Emergency Care in Response to Terrorist Attacks

Prof Pierre Carli, Prof Frédéric Lapostolle

September 06, 2019

A special session at the European Society of Cardiology (ESC) Congress 2019 heard French doctors describe the challenges of dealing with terrorist attacks.

Prof Pierre Carli, head of the emergency medical service SAMU, in Paris and president of the National Council of Hospital Emergencies, from Necker University Hospital, told delegates there have been 21 terrorist attacks in France since January 2015 to 2018. There were 266 deaths and more than 791 people were injured.


Prof Pierre Carli

Prof Carli, shared his experience with Medscape French Edition along with Prof Frédéric Lapostolle, another emergency doctor.

Prof Pierre Carli talked about the attacks in Paris in November 2015: "Attacks, this is always a very tough subject which is extremely difficult to deal with since there are many victims.  During the congress, many doctors and cardiologists from all over the world attended our presentation, which was not actually about cardiology, because we talked about the organisation of care and management of the seriously wounded."

The important point to keep in mind, he said, is that the threat persists: "It has been 5 years now since we had the terrorist attack in Paris, and the attack in Nice followed several months later, an extremely difficult period for the rescue teams, for the care teams, for the hospitals, for our authorities too, who have to tackle these issues." 

His message was clear: "We must never be alone in these circumstances and we must work internationally.  We had prepared the response to these attacks with the help of our colleagues in London and Madrid who had suffered from terrorist attacks.  We have benefited, through medical networks and in particular through congresses, from a considerable amount of dialogue and exchange.  So the first thing is: it's a network topic, a global topic, where professionals exchange their points of view and everyone will help advance our understanding a little, our ability to have more effective support to save as many lives as possible, which is the very clear goal at that time.

Preparation, Adaptability

"What I explained in this conference is that we had been prepared, and we had been faced with the real situation - and we learned from these.  On every occasion, there are things that worked as expected, and there are others where you have to adapt.  And adaptability, being able to move from a rigid organisational plan to actually being on-the-spot, an organisation or technique that will be as effective as possible - this is something that needs to be prepared.  We must expect to be surprised and not be shocked by the fact that the situation we face is not what we had planned for, but we must adapt.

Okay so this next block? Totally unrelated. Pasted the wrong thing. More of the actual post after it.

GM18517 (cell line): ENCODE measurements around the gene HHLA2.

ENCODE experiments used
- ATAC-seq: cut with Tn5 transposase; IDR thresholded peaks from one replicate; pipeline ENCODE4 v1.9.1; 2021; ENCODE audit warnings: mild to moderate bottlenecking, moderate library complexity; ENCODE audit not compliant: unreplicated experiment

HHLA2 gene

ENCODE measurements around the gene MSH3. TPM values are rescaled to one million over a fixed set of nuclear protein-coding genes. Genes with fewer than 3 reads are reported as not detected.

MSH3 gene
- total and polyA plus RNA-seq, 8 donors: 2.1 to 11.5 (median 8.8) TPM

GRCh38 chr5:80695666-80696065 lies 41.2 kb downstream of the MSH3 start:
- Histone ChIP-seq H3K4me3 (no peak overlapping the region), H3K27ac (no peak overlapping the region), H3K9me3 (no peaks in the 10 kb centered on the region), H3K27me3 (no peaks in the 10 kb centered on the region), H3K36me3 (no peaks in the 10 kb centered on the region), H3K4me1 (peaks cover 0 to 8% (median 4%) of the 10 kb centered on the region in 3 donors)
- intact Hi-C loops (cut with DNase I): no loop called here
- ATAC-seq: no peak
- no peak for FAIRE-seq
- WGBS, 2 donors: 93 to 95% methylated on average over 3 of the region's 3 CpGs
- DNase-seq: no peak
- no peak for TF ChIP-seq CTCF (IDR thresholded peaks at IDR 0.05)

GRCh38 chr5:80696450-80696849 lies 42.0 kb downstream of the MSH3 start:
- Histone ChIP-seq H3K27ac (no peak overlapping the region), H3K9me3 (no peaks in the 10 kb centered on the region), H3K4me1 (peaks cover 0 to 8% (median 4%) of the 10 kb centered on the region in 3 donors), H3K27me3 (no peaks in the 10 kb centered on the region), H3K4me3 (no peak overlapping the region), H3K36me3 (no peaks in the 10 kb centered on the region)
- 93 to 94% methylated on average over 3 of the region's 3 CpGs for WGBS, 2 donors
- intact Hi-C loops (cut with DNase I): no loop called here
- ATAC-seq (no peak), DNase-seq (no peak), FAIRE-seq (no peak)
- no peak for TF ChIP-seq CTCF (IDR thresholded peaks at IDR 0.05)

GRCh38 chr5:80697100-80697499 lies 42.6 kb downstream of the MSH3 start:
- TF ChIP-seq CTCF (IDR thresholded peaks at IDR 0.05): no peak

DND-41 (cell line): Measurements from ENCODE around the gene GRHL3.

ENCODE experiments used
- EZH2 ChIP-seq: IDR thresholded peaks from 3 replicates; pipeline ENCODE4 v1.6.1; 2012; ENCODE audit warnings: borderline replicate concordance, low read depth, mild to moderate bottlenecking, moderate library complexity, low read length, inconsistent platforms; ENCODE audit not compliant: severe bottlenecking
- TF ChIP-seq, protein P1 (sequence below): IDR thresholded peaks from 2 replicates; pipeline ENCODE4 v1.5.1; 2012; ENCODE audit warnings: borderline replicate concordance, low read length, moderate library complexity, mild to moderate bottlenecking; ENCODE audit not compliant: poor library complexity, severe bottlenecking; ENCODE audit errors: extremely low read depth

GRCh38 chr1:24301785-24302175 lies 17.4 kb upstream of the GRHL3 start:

"Taking care of victims during a shooting means finding oneself in a dangerous situation.  You have to protect yourself, you have to protect the victims, you have to evacuate them, you have to prioritise actions - we have seen in other programmes cardiac arrest, cardiac massage ... tying a tourniquet on a bleeding victim, it's the same as massaging the heart.  It is just as vital, as fast and as necessary.

"The other point, after adaptability, is that you need practice. This is one of the messages that I tried to convey to our colleagues: when faced with a situation like the Stade de France where there are explosions, shooting, or hostages being taken like in Bataclan, if you do not know how to work with the Police, with the Army, with the specialist squads, with colleagues from the other emergency services, if your response is not global, you have little chance of being effective. 

"On the other hand, when everyone knows one another and has rehearsed together, we can do extremely powerful things, extremely fast things, extremely fluid things, and that's really very important. 

"So organising exercises is not easy, it can take a lot of time.  But we can do very simple exercises and I showed, for example, that here in Paris, we have developed playing with Playmobil toys.  It made everyone in the room laugh a lot but it works very well and is cheap - it's something that allows you to understand the main concepts. 

"Preparation also means pre-empting a new situation. Unfortunately, terrorists still exist and you have seen in France, since the attacks in Paris and Nice, there have been a further 20 terrorist attacks - less important, but just as dangerous.  So we must know how to pre-empt, protect our medical teams, protect our hospitals and prepare for more complex risks such as chemical attacks."